What kind of response did you get?
Were they smiling from ear-to-ear, eager to do what you wanted?
Or did they frown, hesitantly fake a smile, or turn around and do what you said after a brief pause?
Maybe you heard grumbling, cursing, and swearing under their breath or got eye-rolls…
The last 2 questions above are the difference between taking action under threat of force and taking willing action.
Do you remember from Psychology 101 that the most effective way to modify anyone’s behavior is to add a positive stimulus when they engage in the desired behavior?
At the same time, adding a negative stimulus (reprimands, punishments, verbal disapproval) to encourage desired behavior doesn’t work as well (sell to this quota or get written up for example). In reality, what ends up happening is people do just enough to avoid the negative stimulus. After that, they could care less.
So, with all that in mind, your best option is to inspire your employees to willingly take the action you want.
How do you do that?
Here’s a few ways:
1. Engage in the Desired Behavior Yourself
Have you ever had a grossly inefficient manager or executive team give you long talks about being inefficient…and then do the exact opposite themselves?
How’d you feel about that?
When you want your employees to take certain actions, make sure you do them yourself.
2. Push Your Employees to Their Limits by Giving Them Meaningful but Achievable Goals
This one is very subjective, based on your company’s culture. If your employees are robots, doing the same thing day in and day out all year long, they stop being engaged and just go through the motions.
It’s up to your managers to identify goals that encourage your employees to do their best. If they don’t meet them, don’t punish them.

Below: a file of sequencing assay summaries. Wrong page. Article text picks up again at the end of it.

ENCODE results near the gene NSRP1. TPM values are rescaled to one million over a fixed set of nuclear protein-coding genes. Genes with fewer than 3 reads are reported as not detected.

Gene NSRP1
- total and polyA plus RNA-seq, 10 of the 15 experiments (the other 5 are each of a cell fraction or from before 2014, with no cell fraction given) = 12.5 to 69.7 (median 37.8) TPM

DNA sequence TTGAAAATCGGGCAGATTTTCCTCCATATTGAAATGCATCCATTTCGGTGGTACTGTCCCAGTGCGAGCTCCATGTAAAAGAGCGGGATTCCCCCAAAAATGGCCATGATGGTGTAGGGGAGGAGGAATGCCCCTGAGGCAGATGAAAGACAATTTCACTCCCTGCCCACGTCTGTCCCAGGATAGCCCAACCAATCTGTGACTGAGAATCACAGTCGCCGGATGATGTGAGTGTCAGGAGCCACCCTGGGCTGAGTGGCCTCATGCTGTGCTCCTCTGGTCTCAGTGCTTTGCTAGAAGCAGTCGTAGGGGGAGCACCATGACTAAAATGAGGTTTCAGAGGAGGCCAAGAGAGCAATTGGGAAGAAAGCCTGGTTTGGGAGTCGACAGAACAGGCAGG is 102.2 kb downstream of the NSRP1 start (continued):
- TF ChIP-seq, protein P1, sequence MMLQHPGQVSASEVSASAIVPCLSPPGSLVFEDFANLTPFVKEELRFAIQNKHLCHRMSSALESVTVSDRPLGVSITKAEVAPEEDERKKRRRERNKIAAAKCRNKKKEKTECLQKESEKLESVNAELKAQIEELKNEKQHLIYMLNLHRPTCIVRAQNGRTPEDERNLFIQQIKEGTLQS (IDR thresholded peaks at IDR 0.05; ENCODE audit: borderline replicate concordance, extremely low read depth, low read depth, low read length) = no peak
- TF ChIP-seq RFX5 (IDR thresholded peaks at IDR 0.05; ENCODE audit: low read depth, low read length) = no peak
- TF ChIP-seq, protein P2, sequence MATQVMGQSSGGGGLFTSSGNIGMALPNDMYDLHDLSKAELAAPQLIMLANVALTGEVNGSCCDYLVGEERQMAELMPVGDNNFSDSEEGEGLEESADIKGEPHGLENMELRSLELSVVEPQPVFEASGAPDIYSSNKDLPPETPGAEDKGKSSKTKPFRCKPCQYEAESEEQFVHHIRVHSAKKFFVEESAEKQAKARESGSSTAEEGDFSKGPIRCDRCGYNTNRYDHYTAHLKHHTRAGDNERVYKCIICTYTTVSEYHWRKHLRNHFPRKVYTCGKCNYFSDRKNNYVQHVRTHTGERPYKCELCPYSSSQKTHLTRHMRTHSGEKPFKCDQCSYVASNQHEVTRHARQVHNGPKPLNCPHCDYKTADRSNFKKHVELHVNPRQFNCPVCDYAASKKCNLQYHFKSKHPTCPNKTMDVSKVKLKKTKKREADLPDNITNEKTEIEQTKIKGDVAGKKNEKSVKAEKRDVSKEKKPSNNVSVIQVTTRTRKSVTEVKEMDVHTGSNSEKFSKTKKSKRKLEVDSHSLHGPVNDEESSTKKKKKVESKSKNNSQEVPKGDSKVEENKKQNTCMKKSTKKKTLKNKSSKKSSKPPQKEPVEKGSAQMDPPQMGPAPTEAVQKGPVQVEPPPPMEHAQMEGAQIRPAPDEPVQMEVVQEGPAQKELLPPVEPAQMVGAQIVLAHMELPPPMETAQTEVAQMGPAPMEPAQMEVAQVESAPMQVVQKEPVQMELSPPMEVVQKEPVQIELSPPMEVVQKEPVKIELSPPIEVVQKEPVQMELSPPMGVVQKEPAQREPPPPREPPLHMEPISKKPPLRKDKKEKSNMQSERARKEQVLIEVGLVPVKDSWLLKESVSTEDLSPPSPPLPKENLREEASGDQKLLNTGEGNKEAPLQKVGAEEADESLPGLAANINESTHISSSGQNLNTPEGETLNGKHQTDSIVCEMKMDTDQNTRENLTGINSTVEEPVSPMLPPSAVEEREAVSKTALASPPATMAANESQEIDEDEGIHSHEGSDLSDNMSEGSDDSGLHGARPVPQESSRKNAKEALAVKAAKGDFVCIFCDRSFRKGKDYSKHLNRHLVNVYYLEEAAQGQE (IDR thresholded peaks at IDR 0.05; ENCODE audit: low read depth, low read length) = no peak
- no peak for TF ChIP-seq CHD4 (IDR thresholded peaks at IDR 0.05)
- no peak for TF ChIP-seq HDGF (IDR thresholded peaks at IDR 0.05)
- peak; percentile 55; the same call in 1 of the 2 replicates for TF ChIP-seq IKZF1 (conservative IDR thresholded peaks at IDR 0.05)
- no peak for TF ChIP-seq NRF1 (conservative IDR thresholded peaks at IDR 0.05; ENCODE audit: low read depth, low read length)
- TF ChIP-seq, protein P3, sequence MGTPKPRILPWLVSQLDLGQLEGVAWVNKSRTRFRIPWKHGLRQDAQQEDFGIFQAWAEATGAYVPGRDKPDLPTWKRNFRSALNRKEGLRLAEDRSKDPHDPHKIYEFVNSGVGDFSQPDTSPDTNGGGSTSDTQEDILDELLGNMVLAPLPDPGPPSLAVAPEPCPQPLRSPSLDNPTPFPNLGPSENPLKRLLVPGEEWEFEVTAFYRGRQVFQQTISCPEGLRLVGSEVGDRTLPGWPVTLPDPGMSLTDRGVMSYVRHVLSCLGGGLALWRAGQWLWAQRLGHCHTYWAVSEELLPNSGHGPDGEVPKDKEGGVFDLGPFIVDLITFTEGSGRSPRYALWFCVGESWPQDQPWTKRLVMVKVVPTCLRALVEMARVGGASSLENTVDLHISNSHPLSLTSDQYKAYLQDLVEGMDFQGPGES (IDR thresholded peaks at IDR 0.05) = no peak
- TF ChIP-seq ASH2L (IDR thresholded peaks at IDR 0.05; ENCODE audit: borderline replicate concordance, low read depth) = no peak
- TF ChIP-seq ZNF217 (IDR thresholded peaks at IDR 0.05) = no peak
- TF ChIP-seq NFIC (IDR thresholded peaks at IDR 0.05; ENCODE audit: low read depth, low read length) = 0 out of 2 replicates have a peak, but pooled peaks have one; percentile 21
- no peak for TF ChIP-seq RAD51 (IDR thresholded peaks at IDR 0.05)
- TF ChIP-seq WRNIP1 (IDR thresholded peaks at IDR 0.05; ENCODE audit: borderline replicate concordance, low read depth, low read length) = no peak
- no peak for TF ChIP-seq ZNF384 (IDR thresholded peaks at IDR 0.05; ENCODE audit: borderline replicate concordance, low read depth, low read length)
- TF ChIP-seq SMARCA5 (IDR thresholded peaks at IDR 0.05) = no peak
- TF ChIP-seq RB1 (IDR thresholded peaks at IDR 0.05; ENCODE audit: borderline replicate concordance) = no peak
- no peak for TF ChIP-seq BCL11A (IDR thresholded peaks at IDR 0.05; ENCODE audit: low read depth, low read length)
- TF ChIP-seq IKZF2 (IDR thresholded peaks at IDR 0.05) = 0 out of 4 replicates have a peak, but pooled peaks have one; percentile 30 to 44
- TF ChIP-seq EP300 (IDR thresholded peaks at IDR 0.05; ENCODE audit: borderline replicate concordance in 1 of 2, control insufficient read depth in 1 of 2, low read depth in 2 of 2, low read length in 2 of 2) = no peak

Instead, help them think through the situation and identify what they could do differently to achieve their goals.
3. Build Teams with Strong Relationships
In your life, you’ve been a part of strong and weak teams. In the weak ones, everyone’s not on the same page. Disagreement and selfishness send everyone in different mental directions.
Then, you’re a part of a good team. Everyone agrees to the primary objective and happily does their role to help the team meet it.
You want teams built with the latter. Have you ever read Good to Great by Jim Collins?
The great advice to take from that book is you need to hire employees motivated to do well on their own. You can’t do much to change people. That might mean transferring employees out of your department or even letting them go.
You must do whatever it takes to get all people on a team moving in the same direction.
4. Your Company (Or Team) Must Have a Compelling Mission
In Good to Great terms, you must have some reason to exist other than making money. At Canada-based WestJet Airlines, for example, they promote their work culture to employees as giving them the opportunity to be “owners.” They can place up to 20% of their salary in company stock, which the company matches dollar-for-dollar for their contributions (the average US 401(k) matches 50 cents on the dollar). The company won an award for Best Corporate Culture in Canada in 2005 and 2006.
Another example is the grocery store chain Kroger, which doesn’t exist to be the best grocery store that makes the most money. Instead, it focuses on creating innovative, high-margin “all-in-one” mini-stores under a single roof.
If you have the power, push this idea at your company. If not, create a compelling mission with your sales team.
If you do those 4 things, you give yourself a much better chance at getting your employees to willingly rally around you and achieve extraordinary things.